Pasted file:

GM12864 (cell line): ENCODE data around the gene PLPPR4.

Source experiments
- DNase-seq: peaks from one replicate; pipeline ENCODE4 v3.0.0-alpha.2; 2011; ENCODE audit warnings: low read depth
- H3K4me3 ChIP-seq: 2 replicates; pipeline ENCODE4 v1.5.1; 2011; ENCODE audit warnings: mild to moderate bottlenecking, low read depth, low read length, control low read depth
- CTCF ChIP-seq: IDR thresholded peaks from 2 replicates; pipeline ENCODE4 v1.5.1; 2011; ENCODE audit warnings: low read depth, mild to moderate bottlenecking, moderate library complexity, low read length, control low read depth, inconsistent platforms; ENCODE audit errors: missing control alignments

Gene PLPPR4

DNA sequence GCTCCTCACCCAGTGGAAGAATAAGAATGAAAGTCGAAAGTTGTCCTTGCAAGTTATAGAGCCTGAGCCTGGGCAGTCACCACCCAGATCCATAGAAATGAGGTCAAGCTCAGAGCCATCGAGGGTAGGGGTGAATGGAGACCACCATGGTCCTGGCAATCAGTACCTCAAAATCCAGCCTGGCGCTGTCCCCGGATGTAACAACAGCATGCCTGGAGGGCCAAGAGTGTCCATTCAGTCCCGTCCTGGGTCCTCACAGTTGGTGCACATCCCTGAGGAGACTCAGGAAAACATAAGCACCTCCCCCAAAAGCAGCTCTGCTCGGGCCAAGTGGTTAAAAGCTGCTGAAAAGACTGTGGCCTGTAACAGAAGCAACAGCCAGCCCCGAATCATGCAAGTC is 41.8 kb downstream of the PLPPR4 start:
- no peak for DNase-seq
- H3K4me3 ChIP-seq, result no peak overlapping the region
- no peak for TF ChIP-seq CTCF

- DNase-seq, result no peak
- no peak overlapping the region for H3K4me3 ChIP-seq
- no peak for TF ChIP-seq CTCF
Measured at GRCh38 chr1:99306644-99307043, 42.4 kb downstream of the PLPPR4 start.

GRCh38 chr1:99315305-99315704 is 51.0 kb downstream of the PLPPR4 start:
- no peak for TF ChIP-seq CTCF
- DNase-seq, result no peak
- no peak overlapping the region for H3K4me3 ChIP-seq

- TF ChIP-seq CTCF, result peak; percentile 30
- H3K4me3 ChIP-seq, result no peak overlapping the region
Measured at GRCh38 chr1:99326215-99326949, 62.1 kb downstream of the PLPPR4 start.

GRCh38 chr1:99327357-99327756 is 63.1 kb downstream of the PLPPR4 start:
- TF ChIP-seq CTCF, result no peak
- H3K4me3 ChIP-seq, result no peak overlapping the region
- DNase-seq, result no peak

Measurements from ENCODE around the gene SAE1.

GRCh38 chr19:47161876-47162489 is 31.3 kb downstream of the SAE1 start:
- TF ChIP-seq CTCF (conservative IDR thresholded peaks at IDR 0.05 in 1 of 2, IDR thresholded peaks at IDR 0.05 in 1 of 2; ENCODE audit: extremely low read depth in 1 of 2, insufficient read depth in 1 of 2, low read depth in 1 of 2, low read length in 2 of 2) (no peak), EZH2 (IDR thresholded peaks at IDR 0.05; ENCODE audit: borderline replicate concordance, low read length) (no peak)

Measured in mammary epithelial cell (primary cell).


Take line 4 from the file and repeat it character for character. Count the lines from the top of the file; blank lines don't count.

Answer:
- H3K4me3 ChIP-seq: 2 replicates; pipeline ENCODE4 v1.5.1; 2011; ENCODE audit warnings: mild to moderate bottlenecking, low read depth, low read length, control low read depth